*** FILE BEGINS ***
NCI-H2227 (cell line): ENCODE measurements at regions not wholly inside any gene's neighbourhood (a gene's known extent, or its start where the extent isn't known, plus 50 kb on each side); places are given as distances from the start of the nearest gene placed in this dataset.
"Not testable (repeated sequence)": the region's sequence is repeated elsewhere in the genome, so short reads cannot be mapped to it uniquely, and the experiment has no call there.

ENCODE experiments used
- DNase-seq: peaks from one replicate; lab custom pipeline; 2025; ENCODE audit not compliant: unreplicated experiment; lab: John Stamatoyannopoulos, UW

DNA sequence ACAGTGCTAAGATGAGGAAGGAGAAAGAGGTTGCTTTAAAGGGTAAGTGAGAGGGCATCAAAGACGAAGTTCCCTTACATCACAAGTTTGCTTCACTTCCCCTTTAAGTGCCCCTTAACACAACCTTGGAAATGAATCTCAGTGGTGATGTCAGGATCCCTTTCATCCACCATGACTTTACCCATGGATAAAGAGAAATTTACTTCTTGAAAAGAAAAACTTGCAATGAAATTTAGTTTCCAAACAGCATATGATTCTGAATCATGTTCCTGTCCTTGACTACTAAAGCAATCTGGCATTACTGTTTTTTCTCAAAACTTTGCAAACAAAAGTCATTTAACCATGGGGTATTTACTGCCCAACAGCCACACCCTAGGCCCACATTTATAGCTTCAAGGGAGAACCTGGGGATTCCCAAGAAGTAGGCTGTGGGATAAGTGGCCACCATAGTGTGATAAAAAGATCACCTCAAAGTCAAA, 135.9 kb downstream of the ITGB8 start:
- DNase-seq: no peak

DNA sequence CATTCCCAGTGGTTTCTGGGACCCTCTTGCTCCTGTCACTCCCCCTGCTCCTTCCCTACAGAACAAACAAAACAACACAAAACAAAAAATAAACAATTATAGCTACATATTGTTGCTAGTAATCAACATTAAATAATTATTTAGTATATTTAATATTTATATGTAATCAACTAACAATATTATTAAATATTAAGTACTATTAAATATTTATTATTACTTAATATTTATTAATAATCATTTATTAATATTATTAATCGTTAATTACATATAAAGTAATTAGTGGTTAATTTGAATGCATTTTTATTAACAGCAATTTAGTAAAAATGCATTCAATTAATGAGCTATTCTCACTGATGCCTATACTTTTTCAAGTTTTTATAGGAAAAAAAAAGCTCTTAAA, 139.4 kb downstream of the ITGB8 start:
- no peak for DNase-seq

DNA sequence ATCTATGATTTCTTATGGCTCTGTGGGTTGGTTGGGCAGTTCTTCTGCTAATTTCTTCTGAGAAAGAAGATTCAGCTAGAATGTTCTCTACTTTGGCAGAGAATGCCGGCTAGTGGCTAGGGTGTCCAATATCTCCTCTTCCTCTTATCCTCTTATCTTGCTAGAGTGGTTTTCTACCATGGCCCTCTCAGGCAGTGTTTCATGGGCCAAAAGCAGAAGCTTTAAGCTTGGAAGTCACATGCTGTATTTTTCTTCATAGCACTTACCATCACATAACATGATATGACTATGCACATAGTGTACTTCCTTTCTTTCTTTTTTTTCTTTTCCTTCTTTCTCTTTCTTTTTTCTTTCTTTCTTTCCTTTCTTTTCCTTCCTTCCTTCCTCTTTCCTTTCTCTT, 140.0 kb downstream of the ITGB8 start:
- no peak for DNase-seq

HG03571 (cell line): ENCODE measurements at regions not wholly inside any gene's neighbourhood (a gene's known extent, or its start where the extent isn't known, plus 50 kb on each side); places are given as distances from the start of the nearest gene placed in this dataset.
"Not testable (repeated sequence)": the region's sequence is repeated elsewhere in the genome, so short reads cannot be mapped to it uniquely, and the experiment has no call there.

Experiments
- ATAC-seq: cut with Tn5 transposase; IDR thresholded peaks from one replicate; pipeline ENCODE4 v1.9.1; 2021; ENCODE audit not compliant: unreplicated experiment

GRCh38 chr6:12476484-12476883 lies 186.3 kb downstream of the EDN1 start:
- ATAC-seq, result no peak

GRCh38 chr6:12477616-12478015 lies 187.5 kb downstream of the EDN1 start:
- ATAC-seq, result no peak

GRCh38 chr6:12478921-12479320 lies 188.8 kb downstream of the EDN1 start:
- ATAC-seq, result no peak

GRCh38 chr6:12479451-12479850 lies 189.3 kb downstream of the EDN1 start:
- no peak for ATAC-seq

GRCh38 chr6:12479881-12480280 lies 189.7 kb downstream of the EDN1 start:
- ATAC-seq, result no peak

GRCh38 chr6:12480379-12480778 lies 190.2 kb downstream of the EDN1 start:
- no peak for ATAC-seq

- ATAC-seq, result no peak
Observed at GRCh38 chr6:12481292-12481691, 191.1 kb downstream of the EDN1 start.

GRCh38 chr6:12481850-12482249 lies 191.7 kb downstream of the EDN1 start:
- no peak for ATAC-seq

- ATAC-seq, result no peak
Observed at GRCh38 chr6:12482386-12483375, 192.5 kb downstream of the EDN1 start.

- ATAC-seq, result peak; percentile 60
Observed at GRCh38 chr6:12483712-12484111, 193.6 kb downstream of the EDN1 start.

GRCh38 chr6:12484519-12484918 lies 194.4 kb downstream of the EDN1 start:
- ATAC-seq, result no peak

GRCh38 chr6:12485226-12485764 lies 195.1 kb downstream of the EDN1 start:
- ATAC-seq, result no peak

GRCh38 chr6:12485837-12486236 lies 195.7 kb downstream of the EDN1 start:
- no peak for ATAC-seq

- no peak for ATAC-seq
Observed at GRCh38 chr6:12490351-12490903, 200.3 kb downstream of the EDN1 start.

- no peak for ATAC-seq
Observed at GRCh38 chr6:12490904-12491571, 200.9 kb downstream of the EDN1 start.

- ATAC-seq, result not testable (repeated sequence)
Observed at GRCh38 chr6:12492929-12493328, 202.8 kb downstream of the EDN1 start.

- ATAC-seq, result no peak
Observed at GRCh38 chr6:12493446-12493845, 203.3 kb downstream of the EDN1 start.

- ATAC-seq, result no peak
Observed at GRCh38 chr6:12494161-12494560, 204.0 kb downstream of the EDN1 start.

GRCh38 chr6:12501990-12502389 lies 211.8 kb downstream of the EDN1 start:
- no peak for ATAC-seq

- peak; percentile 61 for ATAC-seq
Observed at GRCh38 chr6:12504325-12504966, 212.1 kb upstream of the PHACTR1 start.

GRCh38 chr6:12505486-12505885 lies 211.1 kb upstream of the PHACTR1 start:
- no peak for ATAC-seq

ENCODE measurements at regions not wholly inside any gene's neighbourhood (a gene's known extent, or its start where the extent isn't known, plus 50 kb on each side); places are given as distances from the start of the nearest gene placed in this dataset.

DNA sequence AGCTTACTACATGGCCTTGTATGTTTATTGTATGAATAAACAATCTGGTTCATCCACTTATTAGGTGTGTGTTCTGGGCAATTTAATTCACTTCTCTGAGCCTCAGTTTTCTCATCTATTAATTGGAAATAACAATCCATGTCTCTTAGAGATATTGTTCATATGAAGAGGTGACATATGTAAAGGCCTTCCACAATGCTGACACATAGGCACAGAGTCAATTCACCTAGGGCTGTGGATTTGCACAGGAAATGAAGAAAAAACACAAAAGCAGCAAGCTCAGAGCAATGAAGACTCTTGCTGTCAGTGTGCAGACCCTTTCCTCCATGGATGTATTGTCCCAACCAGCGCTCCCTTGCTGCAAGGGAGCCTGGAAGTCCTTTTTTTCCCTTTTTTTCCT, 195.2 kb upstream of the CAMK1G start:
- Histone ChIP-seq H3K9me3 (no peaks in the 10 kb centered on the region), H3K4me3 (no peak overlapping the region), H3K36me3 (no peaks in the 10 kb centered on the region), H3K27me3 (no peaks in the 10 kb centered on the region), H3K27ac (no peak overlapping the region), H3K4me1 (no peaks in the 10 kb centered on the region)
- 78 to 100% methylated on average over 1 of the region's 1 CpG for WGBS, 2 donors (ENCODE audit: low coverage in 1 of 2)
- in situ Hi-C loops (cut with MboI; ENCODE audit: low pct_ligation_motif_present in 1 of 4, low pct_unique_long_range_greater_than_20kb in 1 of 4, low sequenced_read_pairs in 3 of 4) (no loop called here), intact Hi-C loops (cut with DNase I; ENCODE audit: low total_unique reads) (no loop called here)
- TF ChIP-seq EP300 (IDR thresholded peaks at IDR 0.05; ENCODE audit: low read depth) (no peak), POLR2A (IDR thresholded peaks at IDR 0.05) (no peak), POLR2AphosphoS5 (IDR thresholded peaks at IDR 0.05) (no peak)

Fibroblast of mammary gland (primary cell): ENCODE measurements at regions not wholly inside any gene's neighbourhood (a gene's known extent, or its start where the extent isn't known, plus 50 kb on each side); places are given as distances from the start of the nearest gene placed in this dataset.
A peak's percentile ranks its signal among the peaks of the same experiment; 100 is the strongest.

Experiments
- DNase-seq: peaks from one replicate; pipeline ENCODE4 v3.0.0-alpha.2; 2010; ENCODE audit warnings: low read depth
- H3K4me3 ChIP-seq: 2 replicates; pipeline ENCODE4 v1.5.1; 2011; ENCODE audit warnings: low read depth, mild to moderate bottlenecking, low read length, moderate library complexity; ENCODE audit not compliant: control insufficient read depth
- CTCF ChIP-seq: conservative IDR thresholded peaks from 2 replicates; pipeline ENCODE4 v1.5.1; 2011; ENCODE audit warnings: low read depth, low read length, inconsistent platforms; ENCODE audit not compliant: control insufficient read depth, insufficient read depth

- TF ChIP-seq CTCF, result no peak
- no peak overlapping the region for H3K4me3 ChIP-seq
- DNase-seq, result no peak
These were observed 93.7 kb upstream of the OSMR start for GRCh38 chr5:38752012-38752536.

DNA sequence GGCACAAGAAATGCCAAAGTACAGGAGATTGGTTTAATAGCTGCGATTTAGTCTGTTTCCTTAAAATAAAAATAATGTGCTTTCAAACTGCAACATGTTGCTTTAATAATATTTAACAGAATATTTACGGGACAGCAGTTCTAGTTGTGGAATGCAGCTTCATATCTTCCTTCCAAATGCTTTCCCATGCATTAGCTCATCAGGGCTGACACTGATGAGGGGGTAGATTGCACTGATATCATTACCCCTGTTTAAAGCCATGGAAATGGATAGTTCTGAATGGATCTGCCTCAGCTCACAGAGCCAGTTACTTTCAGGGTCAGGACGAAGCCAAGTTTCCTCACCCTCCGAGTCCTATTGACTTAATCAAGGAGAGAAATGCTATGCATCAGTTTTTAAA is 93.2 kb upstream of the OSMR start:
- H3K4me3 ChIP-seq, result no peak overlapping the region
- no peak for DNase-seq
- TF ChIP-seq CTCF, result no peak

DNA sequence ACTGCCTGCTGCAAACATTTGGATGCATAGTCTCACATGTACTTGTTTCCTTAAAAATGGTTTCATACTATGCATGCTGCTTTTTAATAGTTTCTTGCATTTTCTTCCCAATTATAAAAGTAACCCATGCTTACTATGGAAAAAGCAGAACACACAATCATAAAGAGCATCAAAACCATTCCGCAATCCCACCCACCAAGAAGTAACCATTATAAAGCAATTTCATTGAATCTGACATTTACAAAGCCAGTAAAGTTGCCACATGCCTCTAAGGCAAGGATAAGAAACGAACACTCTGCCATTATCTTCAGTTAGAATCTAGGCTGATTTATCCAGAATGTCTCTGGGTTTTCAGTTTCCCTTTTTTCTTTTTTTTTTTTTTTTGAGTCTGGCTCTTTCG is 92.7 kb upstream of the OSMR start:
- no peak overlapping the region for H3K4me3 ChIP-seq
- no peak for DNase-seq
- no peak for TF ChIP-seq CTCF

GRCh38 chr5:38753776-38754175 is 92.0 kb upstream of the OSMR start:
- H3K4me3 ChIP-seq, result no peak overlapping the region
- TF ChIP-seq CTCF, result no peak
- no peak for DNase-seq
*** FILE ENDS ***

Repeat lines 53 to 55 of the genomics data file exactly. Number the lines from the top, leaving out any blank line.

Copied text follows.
- peak; percentile 61 for ATAC-seq
Observed at GRCh38 chr6:12504325-12504966, 212.1 kb upstream of the PHACTR1 start.

GRCh38 chr6:12505486-12505885 lies 211.1 kb upstream of the PHACTR1 start: